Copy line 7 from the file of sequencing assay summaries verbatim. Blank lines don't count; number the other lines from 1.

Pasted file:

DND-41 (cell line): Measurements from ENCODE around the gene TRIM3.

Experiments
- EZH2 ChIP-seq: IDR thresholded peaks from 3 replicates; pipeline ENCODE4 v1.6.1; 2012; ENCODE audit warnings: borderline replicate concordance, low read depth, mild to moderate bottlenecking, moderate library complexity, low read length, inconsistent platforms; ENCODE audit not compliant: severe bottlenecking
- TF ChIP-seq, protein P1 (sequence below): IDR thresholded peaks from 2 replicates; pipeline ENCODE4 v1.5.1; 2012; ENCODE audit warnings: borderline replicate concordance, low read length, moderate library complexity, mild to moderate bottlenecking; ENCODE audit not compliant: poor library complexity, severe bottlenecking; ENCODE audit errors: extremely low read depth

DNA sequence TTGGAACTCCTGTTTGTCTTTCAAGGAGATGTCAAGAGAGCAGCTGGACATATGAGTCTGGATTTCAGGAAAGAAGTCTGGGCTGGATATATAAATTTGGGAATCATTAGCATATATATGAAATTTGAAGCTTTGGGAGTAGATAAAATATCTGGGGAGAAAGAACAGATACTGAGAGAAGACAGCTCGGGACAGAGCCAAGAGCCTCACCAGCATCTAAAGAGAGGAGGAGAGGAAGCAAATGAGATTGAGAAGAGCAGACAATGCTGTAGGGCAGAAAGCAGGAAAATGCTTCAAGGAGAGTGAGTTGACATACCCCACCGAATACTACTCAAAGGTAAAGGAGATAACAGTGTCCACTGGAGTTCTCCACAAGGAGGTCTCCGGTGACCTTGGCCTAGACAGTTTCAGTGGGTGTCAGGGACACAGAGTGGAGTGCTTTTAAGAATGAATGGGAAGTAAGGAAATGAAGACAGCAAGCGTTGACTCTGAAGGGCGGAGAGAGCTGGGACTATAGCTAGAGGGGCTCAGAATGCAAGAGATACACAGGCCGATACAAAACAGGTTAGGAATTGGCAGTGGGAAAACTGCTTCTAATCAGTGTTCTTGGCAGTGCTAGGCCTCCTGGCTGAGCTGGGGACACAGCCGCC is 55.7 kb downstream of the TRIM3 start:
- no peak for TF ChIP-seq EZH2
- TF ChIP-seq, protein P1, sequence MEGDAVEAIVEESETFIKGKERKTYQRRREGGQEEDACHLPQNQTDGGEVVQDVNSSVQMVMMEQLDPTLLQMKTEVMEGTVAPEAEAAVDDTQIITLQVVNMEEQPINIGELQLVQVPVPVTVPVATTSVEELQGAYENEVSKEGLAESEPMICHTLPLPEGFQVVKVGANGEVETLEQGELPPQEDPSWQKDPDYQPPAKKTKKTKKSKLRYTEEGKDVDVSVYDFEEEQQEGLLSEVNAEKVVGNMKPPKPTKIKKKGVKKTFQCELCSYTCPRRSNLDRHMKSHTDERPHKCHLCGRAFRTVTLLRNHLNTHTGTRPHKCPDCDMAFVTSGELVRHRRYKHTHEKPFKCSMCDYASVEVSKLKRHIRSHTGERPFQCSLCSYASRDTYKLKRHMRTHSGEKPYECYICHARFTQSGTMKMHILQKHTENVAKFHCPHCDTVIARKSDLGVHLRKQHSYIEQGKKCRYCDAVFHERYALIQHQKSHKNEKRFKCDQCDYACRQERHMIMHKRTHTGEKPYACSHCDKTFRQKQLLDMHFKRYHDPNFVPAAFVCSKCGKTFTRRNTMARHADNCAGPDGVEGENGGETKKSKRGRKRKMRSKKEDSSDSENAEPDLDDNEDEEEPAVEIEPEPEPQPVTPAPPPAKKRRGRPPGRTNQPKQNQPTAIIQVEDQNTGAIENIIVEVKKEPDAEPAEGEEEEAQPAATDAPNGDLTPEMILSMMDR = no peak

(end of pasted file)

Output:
- TF ChIP-seq, protein P1, sequence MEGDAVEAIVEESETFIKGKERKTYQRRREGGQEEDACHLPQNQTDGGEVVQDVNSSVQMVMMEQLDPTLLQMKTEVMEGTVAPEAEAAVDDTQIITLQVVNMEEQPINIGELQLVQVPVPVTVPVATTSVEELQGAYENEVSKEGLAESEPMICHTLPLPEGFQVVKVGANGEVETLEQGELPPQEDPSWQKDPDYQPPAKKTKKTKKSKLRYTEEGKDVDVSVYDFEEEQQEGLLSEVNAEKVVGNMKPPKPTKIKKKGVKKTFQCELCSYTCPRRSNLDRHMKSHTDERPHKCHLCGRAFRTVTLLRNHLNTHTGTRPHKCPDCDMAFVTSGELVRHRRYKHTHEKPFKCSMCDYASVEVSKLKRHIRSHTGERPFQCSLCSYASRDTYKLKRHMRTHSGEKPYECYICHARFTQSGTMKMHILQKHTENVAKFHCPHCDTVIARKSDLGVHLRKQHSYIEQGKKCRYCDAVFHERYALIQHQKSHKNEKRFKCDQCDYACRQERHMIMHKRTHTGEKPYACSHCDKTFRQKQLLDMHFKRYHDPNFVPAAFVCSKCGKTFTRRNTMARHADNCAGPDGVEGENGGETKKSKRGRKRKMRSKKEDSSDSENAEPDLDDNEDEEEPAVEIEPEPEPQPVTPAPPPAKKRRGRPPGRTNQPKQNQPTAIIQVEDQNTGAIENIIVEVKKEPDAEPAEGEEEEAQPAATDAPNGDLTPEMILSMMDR = no peak